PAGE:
The show really highlights the team’s trials and difficulties, Matt says, but he notes that overall, they had a lot of fun. Even through the rough portions he talks about the great group of people he was with, the bonds they forged, the laughs they had, and how with time they were able to get to a point where they knew each other well enough they could joke and tease. With each and every contestant that has come on the show to talk to us about their experiences, we’ve talk about personalities. Carly has been very cautious, Kaleb has been very outspoken even if it rubbed people the wrong way, Austin has appeared frustrated by indecision, I’ve joked about Vince’s bagpipes and I’ve teased about Matt’s mothering nature. In a race like this, each person is bound to go through the gamut of their personal emotions and everyone around them has to work through that with them if they want to succeed as a team. Although I tease him about the possibility of annoying his team members now and then with his caution, he is an incredible guy – optimistic, encouraging, a team player and even though it’s hairy out there he is usually smiling. Matt says that from the very beginning he understood the challenge at hand and had his doubts about their success. Looking at maps, figuring out distances, trying to calculate how far you need to travel each day, what kind of pace you need to keep, and how to offset the days that don’t meet those expectations – it seemed like the impossible task, he says. Realizing the need to make the most of every moment, Matt says he often pushed the team telling them to pack the boat faster, encouraging them to put forth all their effort in different situations to keep moving along the way. That kind of intensity may have gotten on the team’s nerves, Matt jokes. Part of this adventure is the fact that there is money on the line at the end. Matt says candidly that he would have done this race for free, he probably even would have paid to go. However, the fact that there is the possibility of money at the end was a factor that made him push just a little harder, and it added more motivation. It doesn’t take away from the beauty of the trip, you can still enjoy the trip for what it is, Matt says. But you can also push yourself to get that money. When asked if he had to do it all again and could only take one team member along, his answer, “Don”, the Navy Seal, a guy who clearly has had a big impact on the team.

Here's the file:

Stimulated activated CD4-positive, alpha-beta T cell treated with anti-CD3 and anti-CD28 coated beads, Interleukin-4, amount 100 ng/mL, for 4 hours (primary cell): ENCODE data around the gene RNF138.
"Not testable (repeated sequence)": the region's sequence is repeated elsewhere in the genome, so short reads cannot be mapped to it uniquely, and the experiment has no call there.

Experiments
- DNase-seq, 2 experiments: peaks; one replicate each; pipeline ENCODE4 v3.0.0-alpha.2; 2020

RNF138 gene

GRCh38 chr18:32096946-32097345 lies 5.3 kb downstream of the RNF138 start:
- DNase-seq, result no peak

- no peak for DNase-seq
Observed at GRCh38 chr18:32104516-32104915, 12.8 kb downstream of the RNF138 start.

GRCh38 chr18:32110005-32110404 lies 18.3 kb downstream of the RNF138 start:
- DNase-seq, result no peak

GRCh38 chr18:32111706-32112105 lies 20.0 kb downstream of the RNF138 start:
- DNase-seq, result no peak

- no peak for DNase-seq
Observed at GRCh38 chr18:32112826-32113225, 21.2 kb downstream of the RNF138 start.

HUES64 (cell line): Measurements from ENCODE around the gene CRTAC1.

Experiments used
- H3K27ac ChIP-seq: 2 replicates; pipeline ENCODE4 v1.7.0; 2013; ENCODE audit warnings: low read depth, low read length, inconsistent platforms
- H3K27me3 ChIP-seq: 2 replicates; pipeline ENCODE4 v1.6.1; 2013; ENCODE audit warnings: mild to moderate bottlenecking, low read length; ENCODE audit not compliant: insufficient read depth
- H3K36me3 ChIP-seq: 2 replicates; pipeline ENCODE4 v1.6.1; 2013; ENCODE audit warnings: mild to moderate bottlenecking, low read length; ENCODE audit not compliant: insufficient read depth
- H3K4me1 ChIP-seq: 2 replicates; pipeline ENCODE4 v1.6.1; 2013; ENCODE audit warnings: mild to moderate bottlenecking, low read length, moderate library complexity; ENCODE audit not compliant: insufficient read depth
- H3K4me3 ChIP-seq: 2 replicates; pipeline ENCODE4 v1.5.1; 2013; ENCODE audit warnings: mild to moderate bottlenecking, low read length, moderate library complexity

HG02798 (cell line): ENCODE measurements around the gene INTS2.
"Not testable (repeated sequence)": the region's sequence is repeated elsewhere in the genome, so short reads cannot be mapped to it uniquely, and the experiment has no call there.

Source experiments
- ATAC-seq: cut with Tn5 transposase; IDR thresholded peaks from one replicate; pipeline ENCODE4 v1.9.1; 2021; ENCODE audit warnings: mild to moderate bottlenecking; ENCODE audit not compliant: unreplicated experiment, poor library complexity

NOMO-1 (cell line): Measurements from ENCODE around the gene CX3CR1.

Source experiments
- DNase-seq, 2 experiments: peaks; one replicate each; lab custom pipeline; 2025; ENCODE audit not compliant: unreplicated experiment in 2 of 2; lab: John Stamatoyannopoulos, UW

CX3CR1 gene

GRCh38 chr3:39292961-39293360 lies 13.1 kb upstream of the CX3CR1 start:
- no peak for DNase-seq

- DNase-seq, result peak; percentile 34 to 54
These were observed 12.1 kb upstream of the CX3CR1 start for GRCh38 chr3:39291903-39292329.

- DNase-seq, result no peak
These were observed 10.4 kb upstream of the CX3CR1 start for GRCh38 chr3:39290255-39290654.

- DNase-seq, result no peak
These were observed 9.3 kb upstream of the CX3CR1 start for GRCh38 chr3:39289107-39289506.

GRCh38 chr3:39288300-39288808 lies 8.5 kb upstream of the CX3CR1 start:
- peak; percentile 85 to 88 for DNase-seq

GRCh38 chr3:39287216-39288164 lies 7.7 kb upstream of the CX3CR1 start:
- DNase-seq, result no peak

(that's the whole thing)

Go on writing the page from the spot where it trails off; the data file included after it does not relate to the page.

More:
If you aren’t already watching, be sure to tune in to "The Brigade: Race to the Hudson”, Mondays at 8:00 pm ET on Outdoor Channel. It’s a really interesting show, a different take on reality, a different kind of competition where it’s all for one, not one against all. It’s extremely physical, highlights some of the most beautiful wild places still left in this world and makes all of the outdoor lovers want to get outside!